Phylum Chordata, Subphylum Tunicata, Class Ascidiacea, Order Aplousobranchia, Family Didemnidae, Genus Didemnum, Species vexillum
Summary of Origin and Occurrence
Within the past few years, the colonial ascidian species Didemnum vexillum has been reported from many parts of the world and has drawn attention as a nuisance species because it reproduces rapidly and fouls marine habitats (including shellfish aquacultures and fishing grounds), ship's hulls, and maritime structures. It has been reported from northern Europe (Netherlands, France, Ireland, Northern Ireland,Wales, Scotland, England, and Italy), the U.S. east coast (New Jersey, New York, Connecticut, Rhode Island, Massachusetts, New Hampshire, Maine), offshore of New England on Georges Bank, the U.S. and Canadian west coasts (California, Oregon, Washington, British Columbia, Alaska), Japan, and New Zealand.
Until recently, the taxonomy of Didemnum vexillum and forms referred to in the scientific literature and media as “Didemnum sp.” and “Didemnum sp. A” has been in dispute. However, new morphologic and genetic studies of species of Didemnum collected worldwide (Lambert, 2009; Stefaniak et al., 2009) have shown: 1) that the valid taxonomic name for “Didemnum sp.” and “Didemnum sp. A” is Didemnum vexillum Kott (2002), originally described from New Zealand; 2) that Didemnum vestum Kott (2004), originally described from New Hampshire, is a junior synonym of D. vexillum; and 3) the region of origin of Didemnum vexillum is most likely Japan. We follow this taxonomy here.
For reports that address the taxonomy of Didemnum vexillum see:
Kott, P., 2002, A complex didemnid ascidian from Whangamata, New Zealand: Journal of Marine Biology Association of the United Kingdom, v. 82, no. 4, p. 625-628. [first description of Didemnum vexillum] (PDF format)
Kott, P., 2004, A new species of Didemnum (Ascidiacea, Tunicata) from the Atlantic coast of North America: Zootaxa, v. 732, p. 1-10. [description of Didemnum vestum and comparison with D. vexillum and D. lahillei] (PDF format)
Lambert, G., 2009, Adventures of a sea squirt sleuth: unraveling the identity of Didemnum vexillum, a global ascidian invader: Aquatic Invasions, v. 4, no. 1, p. 5-28. (PDF format)
Stefaniak, L., Lambert, G., Gittenberger, A., Zhang, H., Lin, S., and Whiltlatch, R.B., 2009, Genetic conspecificity of the worldwide populations of Didemnum vexillum Kott 2002: Aquatic Invasions, v. 4, no. 1, p. 29-44. (PDF format)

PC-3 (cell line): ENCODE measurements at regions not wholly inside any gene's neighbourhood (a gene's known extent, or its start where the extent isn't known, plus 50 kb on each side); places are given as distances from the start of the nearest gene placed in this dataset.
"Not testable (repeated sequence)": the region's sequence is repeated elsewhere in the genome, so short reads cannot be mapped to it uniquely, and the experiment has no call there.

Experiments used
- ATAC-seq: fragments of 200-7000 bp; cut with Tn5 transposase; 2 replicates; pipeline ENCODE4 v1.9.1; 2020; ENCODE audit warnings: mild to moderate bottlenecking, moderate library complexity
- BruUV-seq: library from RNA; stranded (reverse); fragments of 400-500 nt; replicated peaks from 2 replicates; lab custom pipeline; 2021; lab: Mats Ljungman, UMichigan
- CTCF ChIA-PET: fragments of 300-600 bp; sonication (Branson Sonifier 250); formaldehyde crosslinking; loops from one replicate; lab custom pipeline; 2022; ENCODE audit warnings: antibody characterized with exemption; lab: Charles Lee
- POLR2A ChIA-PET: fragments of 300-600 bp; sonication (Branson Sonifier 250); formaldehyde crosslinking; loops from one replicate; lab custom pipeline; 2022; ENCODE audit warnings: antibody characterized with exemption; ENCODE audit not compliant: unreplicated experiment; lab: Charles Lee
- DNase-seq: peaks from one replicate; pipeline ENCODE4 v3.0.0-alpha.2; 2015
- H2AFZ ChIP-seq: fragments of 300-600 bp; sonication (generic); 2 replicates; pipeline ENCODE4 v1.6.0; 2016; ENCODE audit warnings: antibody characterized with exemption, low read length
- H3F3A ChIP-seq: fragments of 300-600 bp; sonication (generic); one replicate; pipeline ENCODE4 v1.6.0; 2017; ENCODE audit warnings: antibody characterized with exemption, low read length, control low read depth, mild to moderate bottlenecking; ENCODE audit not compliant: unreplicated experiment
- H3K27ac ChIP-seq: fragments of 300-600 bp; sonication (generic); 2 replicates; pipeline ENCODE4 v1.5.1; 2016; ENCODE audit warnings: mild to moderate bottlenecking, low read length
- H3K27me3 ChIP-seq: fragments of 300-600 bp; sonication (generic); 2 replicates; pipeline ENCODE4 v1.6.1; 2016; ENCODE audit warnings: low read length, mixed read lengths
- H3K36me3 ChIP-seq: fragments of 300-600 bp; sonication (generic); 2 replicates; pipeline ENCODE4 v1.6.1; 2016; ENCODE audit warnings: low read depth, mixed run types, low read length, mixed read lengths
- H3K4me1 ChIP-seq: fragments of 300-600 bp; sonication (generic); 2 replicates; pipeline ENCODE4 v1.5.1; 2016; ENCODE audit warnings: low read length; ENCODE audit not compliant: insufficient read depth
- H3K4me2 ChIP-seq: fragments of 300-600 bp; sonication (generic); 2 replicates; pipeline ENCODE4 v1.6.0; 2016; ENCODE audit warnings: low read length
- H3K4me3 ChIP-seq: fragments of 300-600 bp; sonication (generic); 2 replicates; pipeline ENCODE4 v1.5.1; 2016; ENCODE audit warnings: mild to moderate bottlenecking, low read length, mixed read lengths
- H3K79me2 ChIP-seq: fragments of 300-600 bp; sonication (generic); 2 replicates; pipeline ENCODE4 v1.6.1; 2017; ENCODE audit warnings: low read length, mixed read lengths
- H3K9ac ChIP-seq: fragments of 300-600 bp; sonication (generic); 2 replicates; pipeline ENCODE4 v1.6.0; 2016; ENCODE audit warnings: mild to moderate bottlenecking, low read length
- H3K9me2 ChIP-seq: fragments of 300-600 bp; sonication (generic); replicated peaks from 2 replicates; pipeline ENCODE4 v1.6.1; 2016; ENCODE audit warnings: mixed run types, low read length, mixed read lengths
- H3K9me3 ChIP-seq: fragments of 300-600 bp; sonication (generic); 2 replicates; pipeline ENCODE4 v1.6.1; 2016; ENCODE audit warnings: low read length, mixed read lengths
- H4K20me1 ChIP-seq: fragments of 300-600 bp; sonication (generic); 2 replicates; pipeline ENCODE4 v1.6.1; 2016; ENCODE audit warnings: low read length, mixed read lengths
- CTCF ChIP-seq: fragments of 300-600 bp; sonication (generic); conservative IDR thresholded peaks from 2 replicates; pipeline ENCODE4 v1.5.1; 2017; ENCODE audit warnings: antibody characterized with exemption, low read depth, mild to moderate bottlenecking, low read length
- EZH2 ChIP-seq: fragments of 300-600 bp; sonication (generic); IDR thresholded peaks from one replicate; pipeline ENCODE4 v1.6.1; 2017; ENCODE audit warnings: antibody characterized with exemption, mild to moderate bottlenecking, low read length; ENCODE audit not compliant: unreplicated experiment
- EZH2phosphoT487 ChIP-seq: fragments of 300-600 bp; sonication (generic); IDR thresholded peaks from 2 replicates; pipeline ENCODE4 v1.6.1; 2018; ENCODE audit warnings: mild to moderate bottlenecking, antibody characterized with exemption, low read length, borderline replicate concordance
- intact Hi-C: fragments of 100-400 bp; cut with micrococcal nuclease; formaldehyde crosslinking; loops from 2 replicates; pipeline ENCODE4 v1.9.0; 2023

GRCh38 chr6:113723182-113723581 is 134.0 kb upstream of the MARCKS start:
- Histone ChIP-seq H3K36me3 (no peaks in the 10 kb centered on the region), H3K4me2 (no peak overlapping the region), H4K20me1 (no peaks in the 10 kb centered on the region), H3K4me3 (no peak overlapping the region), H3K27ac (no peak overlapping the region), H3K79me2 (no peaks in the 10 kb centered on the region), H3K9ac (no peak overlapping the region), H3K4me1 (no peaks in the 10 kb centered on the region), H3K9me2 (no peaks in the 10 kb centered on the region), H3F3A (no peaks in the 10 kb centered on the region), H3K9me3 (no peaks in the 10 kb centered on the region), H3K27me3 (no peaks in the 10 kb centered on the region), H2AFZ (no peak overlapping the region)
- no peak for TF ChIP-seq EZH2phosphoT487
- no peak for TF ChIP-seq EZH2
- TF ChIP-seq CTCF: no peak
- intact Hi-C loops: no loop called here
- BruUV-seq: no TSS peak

Didemnum vexillum colonies alter marine habitats and threaten to interfere with fishing, aquaculture, and other coastal and offshore activities. The colonies shown here are found on hard substrates that include dock structures and floats, wood and metal pilings, moorings and ropes, steel chain, automobile tires, polythene plastic, rock outcrops, gravel seabed (pebbles, cobbles, boulders), and ship hulls. They overgrow organisms such as tunicates, sponges, macroalgae, hydroids, anemones, bryozoans, scallops, mussels, and oysters. Where these colonies occur on the seabed, they likely cover the siphons of infaunal bivalves and also serve as a barrier between demersal fish and benthic prey. The colonies have been found at water depths ranging from intertidal to continental shelf depths of 65m (213 ft).
Gross Morphology and Growth Habits
Colonies of Didemnum vexillum exhibit a wide variety of morphological variants. Where current velocity is low, they form long, ropey or beard-like colonies that commonly hang from hard substrates such as docks, lines, and ship hulls. Where current velocity is high, they form low, undulating mats with short surficial appendages that encrust and drape rocky seabeds (pebbles, cobbles, boulders, and rock outcrops).
Purpose and attribution
The goal of this website is to assemble and communicate information on the distribution, ecology, and marine habitat impacts of the invasive colonial ascidian invader Didemnum vexillum. Researchers and others are encouraged to share their observations on these topics.
All contributions are acknowledged. The information displayed on this website is in the public domain. Users are expected to give proper credit for images, data, and ideas they incorporate into their work.
Contributions to the website can be sent to Page Valentine, USGS, email@example.com
Website design: Andrea Toran, USGS
Image processing and archival: Dann Blackwood, USGS